Green is the new dot-com!
About the author: Tim Lyons is EPA’s Deputy Press Secretary.
From green ballparks and green toilet paper to Wally the Green Monster and Green Power Partnerships, green is the new rage these days and, quite unexpectedly, I’ve even caught this green wave and I hope you will too, if you haven’t already.
Green is everywhere. The question is where do you want to be? Do you want to be one of EPA’s world-class scientists or a high school science teacher? Do you want to be in the public or private sector? Regardless of where you want to be and what you want to do, we can all chip in and improve the environment.
Growing up in New Hampshire, a state which makes the environment one of its top priorities, and having worked on environmental issues in my previous job, I gradually learned what steps people could take to preserve the environment. Those experiences translated into a growing interest in this whole “green” rage and, now, here I am at EPA.
In the spirit of Earth Week (April 20-26) and National Volunteer Week (April 27-May 3), it is important to understand that we can all “catch the green wave” – and it doesn’t take much of an effort. My office, EPA’s Office of Public Affairs, tackled a project on Friday, April 25, at the Boathouse at Fletcher’s Cove along the C&O Canal in Georgetown. In coordination with the C&O Canal Trust, we removed tons of trash and debris (i.e. massive logs) to help clean up the park area. We returned home with scrapes and pulled back muscles, but we accomplished a lot and, hopefully, we made a difference.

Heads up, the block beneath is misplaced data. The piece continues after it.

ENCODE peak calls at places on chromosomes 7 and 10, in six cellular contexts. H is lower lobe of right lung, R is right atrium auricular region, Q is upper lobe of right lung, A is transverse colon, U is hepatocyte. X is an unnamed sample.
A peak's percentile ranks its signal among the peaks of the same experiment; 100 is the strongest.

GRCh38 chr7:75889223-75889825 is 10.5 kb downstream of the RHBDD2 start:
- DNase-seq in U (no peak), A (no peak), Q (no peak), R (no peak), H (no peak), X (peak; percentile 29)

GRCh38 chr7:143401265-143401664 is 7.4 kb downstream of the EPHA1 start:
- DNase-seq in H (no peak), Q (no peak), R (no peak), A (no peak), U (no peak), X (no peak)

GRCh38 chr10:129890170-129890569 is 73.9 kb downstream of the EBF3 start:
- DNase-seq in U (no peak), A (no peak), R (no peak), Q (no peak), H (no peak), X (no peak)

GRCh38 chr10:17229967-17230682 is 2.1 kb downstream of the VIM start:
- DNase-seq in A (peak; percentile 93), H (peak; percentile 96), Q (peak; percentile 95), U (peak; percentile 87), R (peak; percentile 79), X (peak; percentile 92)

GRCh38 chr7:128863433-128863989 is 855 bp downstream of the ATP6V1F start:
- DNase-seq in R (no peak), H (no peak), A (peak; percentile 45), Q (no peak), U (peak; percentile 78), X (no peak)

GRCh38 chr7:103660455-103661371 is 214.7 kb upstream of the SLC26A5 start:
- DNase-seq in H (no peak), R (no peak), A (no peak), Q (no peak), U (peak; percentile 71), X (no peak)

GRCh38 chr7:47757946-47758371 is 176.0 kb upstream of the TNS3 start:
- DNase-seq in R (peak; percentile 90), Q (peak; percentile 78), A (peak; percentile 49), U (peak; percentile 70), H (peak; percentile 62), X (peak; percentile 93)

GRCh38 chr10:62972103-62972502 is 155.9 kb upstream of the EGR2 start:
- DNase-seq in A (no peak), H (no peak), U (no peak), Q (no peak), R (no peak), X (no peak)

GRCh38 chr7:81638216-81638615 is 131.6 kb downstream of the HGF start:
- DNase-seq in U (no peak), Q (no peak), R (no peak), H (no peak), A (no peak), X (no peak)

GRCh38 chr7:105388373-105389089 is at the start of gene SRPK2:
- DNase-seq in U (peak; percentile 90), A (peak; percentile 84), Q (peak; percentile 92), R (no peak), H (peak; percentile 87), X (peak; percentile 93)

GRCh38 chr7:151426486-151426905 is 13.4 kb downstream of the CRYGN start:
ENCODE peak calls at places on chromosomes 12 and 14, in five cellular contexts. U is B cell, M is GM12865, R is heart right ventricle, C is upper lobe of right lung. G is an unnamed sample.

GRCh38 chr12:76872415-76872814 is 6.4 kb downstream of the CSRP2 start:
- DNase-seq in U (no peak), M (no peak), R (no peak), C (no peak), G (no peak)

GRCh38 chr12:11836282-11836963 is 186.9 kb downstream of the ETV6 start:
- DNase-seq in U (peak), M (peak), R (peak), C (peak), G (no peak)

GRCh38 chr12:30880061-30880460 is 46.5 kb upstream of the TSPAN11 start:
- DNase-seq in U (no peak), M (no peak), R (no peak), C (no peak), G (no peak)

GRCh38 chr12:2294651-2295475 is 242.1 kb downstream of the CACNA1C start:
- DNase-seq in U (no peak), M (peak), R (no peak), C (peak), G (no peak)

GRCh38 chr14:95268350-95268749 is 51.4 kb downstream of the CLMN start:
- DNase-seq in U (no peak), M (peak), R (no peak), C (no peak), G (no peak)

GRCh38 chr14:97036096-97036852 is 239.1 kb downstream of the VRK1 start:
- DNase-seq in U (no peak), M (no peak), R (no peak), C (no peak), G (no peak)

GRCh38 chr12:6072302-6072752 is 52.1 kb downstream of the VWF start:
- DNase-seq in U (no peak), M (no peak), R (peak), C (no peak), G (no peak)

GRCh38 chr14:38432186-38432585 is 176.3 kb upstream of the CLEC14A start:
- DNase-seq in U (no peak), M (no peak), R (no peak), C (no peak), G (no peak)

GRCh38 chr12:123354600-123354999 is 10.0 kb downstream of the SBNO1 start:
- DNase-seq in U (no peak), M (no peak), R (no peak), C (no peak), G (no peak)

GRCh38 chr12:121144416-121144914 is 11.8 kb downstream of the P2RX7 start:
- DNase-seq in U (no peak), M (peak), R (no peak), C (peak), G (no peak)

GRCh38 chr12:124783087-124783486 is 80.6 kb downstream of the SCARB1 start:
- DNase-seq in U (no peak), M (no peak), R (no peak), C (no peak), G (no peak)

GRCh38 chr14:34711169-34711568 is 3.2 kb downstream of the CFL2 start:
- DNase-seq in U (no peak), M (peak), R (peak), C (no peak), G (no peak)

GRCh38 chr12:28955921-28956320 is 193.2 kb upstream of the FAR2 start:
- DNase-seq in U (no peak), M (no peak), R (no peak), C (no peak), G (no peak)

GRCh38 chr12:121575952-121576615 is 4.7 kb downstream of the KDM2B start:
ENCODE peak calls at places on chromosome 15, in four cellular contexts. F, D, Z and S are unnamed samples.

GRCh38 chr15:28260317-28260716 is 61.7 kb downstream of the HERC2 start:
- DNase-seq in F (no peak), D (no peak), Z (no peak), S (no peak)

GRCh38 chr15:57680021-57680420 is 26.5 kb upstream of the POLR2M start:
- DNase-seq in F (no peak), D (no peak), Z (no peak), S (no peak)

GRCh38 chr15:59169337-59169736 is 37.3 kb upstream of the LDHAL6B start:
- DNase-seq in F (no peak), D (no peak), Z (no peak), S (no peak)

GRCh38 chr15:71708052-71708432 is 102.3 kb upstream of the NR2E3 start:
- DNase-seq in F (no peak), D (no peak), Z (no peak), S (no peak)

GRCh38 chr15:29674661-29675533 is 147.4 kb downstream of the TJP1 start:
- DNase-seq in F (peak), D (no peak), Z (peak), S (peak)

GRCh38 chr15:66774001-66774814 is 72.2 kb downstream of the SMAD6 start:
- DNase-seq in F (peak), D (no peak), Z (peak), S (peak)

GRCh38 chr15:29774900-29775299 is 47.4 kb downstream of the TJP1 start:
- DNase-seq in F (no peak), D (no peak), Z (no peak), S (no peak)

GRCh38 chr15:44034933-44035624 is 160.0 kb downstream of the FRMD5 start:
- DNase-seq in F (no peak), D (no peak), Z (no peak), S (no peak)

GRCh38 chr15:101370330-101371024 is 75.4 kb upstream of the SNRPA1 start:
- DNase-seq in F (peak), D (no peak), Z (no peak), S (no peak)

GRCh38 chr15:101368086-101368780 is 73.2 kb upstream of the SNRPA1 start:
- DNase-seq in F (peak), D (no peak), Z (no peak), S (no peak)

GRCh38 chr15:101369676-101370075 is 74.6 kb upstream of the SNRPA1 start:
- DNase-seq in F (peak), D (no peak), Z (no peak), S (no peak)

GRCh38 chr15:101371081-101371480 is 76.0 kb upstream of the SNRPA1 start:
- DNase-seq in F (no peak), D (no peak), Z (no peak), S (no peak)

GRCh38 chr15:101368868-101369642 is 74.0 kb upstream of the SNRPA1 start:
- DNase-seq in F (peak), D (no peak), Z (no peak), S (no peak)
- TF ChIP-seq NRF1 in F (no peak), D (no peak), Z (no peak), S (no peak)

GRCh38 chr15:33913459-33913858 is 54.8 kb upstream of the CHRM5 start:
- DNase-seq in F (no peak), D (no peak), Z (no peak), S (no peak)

If we all do our part, we can change the world and do something good for the environment. Whether it involves moving heavy debris or picking up trash like we did, I encourage everyone to grab a board and hop on the green wave. There are countless environmental volunteers out there who are riding this wave and making a difference in our lives, so we should take a moment to thank them and think about becoming volunteers ourselves.
Editor's Note: The opinions expressed here are those of the author. They do not reflect EPA policy, endorsement, or action, and EPA does not verify the accuracy or science of the contents of the blog.
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